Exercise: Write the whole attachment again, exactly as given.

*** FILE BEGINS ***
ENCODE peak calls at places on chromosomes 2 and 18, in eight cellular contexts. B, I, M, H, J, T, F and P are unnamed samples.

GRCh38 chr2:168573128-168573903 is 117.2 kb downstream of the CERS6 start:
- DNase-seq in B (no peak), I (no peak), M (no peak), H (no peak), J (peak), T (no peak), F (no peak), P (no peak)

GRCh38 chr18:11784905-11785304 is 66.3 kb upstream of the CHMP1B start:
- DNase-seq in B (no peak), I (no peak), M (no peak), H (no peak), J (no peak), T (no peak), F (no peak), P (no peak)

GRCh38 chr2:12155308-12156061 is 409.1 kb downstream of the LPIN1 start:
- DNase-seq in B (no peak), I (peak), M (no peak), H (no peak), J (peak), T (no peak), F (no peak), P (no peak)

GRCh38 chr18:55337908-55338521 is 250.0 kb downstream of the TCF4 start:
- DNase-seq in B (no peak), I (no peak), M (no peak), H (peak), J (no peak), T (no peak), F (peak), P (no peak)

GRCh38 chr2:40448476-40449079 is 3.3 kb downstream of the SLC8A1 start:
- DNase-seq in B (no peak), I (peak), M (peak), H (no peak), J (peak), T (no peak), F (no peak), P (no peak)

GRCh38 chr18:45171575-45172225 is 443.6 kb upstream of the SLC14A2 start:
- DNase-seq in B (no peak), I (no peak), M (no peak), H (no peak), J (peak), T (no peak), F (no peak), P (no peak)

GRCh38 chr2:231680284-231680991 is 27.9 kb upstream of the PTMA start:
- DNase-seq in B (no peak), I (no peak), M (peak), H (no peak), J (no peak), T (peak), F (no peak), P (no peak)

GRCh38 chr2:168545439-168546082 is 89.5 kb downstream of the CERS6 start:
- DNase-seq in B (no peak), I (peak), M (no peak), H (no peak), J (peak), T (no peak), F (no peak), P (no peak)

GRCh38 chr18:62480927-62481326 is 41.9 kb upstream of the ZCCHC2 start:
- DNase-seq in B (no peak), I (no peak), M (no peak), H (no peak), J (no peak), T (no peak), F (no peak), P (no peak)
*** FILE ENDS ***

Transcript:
ENCODE peak calls at places on chromosomes 2 and 18, in eight cellular contexts. B, I, M, H, J, T, F and P are unnamed samples.

GRCh38 chr2:168573128-168573903 is 117.2 kb downstream of the CERS6 start:
- DNase-seq in B (no peak), I (no peak), M (no peak), H (no peak), J (peak), T (no peak), F (no peak), P (no peak)

GRCh38 chr18:11784905-11785304 is 66.3 kb upstream of the CHMP1B start:
- DNase-seq in B (no peak), I (no peak), M (no peak), H (no peak), J (no peak), T (no peak), F (no peak), P (no peak)

GRCh38 chr2:12155308-12156061 is 409.1 kb downstream of the LPIN1 start:
- DNase-seq in B (no peak), I (peak), M (no peak), H (no peak), J (peak), T (no peak), F (no peak), P (no peak)

GRCh38 chr18:55337908-55338521 is 250.0 kb downstream of the TCF4 start:
- DNase-seq in B (no peak), I (no peak), M (no peak), H (peak), J (no peak), T (no peak), F (peak), P (no peak)

GRCh38 chr2:40448476-40449079 is 3.3 kb downstream of the SLC8A1 start:
- DNase-seq in B (no peak), I (peak), M (peak), H (no peak), J (peak), T (no peak), F (no peak), P (no peak)

GRCh38 chr18:45171575-45172225 is 443.6 kb upstream of the SLC14A2 start:
- DNase-seq in B (no peak), I (no peak), M (no peak), H (no peak), J (peak), T (no peak), F (no peak), P (no peak)

GRCh38 chr2:231680284-231680991 is 27.9 kb upstream of the PTMA start:
- DNase-seq in B (no peak), I (no peak), M (peak), H (no peak), J (no peak), T (peak), F (no peak), P (no peak)

GRCh38 chr2:168545439-168546082 is 89.5 kb downstream of the CERS6 start:
- DNase-seq in B (no peak), I (peak), M (no peak), H (no peak), J (peak), T (no peak), F (no peak), P (no peak)

GRCh38 chr18:62480927-62481326 is 41.9 kb upstream of the ZCCHC2 start:
- DNase-seq in B (no peak), I (no peak), M (no peak), H (no peak), J (no peak), T (no peak), F (no peak), P (no peak)